In the latest series of property articles, B P Collins’ property team is considering issues which could constrain or prevent development of land, which might be apparent on a site inspection. If you need specific advice on this matter, please get in touch with the property team by calling 01753889995.
In their previous article, the team covered the importance of a site inspection, and more specifically issues with boundaries, squatters and encroachment. In her second article, she focuses on utilities, structures on the site and rights of light.
A developer is likely to carry out extensive surveys which should reveal any existing utilities at a site, but an early inspection may reveal evidence of utilities which constrain the site, or a lack of utilities which may make servicing the site problematic. Utilities may be obvious – there may be overground cables, telegraph poles or manhole covers.
A developer will need to consider servicing the site through its construction, and final plots. Is there anything which could indicate that there will be supply issues to the site? Will there be a need for increased capacity?
Does the topography of the site benefit a developer? There may be a natural drainage flow to a watercourse which assists in the costs of surface water drainage. Or conversely, will there be a need for pumping stations to service higher plots.
If there are existing structures on the site, are they currently housing any telecommunications apparatus? The Electronic Communications Code makes it tricky to remove telecommunications apparatus from a site. But there may be provisions to “lift and shift” meaning a developer can factor in the apparatus to its site plan.
A site visit will also be a good opportunity to consider whether any rights are needed over third party land and discuss any requirements for collaboration agreements or third party payments.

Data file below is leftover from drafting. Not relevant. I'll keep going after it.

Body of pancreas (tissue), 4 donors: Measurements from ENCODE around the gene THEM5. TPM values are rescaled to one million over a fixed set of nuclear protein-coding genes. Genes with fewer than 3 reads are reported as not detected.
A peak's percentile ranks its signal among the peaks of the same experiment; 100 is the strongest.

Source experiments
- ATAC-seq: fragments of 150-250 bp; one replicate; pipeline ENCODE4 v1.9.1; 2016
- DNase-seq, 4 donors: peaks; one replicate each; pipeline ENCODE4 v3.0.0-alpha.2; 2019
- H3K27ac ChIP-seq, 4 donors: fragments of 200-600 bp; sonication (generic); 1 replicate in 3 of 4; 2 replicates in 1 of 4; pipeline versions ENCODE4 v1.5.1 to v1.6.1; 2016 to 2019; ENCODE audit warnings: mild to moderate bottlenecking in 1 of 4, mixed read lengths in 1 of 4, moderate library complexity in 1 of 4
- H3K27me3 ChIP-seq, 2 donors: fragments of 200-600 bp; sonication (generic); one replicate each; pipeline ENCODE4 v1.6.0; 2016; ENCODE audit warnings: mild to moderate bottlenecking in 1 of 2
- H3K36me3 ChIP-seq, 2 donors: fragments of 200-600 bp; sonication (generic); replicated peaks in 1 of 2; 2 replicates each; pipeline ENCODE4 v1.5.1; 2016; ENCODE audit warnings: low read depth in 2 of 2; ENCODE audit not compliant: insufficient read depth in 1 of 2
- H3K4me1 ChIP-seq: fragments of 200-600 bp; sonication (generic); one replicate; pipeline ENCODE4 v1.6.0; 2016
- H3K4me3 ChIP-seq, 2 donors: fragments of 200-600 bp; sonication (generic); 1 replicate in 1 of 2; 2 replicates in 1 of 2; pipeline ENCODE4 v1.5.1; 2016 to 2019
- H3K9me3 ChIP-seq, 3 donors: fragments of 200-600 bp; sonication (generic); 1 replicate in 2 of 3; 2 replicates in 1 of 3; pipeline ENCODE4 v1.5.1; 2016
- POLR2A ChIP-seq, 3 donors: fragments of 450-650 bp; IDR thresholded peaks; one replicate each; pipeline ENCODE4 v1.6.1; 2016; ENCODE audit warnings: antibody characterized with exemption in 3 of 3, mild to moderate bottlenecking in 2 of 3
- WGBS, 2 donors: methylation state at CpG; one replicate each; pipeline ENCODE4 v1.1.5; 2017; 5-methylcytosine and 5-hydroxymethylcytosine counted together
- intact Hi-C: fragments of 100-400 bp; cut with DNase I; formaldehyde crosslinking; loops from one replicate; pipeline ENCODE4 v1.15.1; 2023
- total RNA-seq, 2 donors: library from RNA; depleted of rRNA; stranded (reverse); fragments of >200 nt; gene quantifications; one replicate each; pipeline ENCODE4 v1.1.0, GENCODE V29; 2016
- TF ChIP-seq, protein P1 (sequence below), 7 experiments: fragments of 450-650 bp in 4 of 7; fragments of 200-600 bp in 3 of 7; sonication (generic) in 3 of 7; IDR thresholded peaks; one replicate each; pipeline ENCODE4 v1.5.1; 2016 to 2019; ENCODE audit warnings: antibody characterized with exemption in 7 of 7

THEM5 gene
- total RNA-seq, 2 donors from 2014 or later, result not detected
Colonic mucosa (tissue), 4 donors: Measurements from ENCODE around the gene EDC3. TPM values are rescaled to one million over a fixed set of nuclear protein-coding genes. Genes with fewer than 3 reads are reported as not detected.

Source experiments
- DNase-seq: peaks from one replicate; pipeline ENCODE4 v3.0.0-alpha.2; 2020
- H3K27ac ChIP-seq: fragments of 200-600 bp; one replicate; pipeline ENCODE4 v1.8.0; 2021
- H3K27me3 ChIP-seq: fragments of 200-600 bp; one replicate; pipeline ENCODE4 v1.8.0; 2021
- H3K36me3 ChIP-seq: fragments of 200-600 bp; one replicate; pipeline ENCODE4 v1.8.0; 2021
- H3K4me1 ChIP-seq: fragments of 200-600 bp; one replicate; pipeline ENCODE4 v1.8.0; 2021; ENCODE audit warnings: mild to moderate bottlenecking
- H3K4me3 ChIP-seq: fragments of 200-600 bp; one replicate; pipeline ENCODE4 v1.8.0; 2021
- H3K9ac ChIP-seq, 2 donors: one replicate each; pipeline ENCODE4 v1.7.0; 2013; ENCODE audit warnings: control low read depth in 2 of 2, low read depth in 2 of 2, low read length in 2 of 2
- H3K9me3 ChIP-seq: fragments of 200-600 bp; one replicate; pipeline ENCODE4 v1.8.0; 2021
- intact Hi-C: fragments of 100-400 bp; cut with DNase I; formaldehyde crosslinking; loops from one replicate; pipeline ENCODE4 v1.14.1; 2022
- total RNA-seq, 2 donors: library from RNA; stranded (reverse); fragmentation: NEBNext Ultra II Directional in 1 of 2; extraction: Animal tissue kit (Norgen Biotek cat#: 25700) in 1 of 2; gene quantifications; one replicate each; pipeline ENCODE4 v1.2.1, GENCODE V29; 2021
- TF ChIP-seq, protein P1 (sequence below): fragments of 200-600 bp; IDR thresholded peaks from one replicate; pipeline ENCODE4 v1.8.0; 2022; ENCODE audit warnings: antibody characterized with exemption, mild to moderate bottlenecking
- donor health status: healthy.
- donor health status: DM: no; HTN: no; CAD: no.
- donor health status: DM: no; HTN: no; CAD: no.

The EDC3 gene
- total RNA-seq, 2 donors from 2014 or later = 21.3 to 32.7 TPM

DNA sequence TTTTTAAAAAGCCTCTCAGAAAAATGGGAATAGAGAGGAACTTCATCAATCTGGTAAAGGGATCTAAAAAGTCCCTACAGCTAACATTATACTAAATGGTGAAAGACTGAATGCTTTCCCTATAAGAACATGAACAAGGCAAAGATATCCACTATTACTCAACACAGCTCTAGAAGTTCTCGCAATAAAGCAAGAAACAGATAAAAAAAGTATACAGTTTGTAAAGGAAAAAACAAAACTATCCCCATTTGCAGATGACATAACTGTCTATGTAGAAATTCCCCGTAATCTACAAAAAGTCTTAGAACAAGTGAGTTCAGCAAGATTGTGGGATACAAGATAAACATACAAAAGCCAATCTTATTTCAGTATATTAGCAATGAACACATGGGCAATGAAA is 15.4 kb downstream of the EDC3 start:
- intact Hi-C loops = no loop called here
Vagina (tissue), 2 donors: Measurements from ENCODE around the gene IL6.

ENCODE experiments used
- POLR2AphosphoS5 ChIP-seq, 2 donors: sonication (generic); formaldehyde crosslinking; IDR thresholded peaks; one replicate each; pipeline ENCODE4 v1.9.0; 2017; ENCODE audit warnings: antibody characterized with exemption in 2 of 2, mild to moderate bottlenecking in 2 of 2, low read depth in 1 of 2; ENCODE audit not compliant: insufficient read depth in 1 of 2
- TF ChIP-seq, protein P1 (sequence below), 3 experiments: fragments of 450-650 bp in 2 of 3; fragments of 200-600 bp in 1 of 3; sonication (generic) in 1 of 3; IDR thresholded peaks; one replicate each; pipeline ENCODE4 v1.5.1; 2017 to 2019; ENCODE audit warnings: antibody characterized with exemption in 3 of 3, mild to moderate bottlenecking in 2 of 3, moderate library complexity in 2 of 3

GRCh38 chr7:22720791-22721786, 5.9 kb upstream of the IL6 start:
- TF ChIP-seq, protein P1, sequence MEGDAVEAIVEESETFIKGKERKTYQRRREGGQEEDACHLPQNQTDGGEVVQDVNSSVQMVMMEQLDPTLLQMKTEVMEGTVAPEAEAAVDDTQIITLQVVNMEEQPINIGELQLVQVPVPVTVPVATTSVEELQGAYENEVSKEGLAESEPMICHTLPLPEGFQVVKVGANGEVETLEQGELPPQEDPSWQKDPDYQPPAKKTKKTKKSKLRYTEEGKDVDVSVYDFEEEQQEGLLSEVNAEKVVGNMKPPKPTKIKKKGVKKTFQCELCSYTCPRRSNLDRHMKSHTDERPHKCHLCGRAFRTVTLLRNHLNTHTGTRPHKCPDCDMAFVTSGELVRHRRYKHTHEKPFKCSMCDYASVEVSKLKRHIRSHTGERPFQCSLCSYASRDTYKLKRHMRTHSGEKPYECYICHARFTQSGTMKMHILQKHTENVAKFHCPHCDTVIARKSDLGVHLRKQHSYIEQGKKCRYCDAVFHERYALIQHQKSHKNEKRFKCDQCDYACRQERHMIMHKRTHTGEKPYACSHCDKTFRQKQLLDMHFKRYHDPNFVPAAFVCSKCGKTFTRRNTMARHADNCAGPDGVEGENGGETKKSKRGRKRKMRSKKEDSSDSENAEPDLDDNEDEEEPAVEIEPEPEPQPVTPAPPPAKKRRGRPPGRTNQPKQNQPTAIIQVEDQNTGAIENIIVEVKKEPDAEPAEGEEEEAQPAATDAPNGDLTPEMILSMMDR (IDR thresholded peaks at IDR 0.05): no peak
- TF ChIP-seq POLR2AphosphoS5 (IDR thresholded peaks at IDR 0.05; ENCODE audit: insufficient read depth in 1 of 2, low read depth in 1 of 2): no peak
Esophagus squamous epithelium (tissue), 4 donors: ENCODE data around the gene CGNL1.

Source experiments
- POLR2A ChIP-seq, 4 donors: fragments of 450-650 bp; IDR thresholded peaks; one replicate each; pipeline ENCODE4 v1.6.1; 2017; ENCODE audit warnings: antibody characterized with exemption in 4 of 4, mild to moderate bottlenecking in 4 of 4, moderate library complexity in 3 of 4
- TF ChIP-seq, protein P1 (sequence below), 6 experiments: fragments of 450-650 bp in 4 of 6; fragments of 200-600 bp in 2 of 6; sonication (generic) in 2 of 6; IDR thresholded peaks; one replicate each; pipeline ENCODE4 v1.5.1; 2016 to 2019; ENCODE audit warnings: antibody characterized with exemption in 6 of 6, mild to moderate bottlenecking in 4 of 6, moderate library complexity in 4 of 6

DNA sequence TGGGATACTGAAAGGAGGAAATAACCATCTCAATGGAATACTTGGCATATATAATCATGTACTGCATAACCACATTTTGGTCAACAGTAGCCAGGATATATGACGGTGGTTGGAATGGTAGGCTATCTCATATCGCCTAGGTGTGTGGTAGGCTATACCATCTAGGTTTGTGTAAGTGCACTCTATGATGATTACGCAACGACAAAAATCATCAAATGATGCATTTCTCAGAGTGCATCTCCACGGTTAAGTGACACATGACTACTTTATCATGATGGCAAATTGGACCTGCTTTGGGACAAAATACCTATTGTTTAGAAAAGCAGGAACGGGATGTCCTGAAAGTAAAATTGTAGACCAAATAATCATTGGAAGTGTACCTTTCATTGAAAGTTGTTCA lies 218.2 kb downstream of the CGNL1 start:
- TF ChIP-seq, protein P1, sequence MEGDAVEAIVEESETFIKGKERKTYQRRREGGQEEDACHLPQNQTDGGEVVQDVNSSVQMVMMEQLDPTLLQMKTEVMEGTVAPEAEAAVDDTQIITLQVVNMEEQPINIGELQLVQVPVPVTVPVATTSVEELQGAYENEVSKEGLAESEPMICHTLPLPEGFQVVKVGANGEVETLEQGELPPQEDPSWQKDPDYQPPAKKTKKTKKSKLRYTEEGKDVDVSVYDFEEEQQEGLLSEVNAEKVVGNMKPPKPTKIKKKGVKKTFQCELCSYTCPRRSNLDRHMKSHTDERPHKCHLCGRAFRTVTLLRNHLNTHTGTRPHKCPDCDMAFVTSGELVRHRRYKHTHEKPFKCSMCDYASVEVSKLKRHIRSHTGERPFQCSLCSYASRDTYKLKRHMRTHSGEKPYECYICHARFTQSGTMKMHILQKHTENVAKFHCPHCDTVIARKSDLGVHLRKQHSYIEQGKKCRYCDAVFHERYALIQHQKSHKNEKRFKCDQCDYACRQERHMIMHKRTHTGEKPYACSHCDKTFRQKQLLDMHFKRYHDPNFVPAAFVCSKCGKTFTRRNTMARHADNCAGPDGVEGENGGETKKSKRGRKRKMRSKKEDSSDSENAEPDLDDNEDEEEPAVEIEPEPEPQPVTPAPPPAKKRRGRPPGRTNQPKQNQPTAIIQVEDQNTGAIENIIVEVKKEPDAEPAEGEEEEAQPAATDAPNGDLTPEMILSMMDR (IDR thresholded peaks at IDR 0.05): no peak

Structures on site
Structures on site relate to the landowner’s ability to provide vacant possession under the Contract, and what either party considers to be “vacant possession”. These could be fixtures and fittings, or they could be existing buildings, depending on what the landowner has been using the site for.
Existing structures may create different issues on an urban or rural site. If there are existing buildings on site and the developer is taking on the cost of demolition, we should find out if there is any asbestos risk. Perhaps the developer is acquiring a later phase of a site and the previous phase owners have been using it for construction purposes such a storage of spoil heaps. This can raise contamination issues and it is important to ascertain that these are being safely removed and that there are no ongoing environmental issues.
The key point with any structures on a site is who is responsible and who is bearing the cost of removal or demolition. Establishing this early on in negotiations can save a dispute as to whether vacant possession has been provided when the parties get to completion.
Rights of light
Rights of light are obviously more relevant to tall urban developments. We would consider the surrounding buildings and how they could be impacted by any proposed development in terms of their rights of light. This is most relevant for buildings that are at least 20 years old, as they could have obtained a right of light by prescription, although new buildings with the same footprint and windows in similar places may have the benefit of previous prescriptive rights.
If there is any chance of rights being claimed, a developer would appoint a surveyor to prepare a right of light report and we can assist with any deeds of release or indemnity insurance policies, which may be required in order for the development to go ahead.
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